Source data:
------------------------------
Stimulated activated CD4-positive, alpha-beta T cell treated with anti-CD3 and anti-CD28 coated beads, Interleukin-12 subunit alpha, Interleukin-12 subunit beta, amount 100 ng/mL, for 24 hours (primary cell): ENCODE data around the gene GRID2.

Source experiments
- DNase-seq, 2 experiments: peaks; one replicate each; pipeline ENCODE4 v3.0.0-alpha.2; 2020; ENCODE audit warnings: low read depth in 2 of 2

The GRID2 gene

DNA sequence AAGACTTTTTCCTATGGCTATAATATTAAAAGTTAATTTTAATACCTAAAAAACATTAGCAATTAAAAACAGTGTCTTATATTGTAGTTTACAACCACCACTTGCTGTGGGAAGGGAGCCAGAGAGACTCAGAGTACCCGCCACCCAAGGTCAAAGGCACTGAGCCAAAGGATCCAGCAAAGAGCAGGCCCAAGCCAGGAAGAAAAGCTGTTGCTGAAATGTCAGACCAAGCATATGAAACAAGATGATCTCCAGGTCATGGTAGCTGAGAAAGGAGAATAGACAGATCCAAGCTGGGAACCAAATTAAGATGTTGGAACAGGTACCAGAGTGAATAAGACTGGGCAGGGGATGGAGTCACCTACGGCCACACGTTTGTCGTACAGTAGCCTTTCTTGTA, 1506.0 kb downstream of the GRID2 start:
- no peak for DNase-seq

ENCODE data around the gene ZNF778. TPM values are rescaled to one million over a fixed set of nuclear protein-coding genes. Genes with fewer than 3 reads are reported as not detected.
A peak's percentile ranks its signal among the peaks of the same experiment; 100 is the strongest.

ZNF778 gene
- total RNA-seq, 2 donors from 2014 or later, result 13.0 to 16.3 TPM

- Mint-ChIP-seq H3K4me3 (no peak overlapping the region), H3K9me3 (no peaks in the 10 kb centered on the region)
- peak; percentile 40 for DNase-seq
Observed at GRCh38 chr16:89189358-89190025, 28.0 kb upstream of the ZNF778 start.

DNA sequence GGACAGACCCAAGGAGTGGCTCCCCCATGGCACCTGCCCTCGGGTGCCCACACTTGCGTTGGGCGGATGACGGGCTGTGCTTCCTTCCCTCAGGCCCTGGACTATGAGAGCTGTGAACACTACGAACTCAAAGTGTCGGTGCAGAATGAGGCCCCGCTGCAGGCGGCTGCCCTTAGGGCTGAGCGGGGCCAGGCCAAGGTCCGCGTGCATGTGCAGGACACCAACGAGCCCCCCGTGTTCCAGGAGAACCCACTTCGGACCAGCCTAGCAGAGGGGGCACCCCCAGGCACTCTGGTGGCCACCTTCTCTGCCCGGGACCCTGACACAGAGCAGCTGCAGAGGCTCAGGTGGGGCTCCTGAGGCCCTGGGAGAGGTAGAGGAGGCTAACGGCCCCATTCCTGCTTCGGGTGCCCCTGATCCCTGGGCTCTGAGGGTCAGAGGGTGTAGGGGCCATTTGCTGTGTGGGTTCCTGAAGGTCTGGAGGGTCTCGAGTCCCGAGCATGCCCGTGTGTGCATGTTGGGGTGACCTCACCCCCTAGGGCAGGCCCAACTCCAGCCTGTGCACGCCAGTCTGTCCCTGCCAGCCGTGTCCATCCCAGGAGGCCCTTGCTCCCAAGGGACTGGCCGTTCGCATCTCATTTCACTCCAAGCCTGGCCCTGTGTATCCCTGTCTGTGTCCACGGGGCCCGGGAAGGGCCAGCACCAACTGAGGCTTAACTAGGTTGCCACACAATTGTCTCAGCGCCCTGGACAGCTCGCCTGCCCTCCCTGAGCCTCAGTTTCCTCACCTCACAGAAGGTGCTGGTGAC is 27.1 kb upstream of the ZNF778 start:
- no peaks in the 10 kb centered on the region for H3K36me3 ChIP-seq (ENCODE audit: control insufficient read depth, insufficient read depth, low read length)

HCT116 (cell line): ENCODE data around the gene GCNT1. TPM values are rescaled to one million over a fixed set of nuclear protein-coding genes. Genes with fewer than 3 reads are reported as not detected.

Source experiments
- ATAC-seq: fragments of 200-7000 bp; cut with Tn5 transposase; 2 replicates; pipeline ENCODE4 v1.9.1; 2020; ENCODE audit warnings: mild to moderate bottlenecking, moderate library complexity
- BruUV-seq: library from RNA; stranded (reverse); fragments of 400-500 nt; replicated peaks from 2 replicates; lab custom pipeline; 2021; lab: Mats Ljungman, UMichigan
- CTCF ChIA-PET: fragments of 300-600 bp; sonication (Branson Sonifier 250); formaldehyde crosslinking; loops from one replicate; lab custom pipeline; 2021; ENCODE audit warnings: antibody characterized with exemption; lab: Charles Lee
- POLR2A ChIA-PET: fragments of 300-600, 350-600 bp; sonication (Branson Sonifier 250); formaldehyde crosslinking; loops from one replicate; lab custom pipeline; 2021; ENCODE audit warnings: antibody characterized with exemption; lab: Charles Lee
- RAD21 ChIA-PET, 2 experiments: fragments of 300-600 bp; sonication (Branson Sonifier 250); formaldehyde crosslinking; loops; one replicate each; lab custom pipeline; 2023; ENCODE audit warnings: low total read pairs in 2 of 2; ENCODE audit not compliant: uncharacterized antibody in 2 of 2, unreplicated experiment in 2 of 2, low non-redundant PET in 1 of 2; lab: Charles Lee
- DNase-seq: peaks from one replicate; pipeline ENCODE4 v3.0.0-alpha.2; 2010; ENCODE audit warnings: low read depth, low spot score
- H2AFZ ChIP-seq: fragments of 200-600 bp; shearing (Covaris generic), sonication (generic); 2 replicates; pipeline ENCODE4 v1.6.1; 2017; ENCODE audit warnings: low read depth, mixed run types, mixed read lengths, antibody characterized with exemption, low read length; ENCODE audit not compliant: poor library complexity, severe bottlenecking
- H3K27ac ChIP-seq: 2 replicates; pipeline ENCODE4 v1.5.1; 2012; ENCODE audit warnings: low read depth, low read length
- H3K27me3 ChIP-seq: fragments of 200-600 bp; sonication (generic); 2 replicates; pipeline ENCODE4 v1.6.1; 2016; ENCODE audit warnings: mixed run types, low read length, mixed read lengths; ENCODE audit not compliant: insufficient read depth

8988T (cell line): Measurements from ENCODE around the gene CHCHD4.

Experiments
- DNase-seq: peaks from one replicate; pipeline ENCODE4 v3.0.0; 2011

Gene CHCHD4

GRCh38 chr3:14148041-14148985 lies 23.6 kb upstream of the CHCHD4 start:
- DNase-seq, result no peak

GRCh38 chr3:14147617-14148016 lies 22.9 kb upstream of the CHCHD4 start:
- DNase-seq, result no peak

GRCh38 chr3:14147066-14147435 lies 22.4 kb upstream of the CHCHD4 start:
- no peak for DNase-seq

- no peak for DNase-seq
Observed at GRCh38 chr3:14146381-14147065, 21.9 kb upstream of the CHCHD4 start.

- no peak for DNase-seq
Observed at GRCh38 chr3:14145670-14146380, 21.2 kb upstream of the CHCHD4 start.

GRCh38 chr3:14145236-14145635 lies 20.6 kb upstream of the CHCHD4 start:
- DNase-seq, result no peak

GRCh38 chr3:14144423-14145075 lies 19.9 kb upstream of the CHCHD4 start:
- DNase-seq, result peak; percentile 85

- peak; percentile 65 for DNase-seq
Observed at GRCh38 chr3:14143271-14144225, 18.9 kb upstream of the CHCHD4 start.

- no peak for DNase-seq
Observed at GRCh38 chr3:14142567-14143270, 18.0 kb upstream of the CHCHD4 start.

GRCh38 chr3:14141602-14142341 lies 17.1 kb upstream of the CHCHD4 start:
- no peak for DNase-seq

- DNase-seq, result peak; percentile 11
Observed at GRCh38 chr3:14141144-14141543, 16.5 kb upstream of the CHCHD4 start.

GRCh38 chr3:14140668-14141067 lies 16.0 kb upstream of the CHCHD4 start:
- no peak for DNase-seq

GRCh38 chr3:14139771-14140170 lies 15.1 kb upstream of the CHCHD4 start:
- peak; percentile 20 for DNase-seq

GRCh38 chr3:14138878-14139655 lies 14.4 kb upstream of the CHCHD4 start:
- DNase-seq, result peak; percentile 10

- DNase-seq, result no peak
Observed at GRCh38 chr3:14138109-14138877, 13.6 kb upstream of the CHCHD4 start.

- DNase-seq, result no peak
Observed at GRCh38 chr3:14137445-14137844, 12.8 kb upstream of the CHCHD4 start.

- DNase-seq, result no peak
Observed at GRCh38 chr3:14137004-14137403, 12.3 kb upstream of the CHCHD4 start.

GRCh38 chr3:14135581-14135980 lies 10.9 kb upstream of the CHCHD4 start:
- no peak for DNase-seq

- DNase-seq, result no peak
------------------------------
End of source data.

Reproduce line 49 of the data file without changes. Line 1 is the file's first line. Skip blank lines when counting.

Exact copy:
GRCh38 chr3:14141602-14142341 lies 17.1 kb upstream of the CHCHD4 start: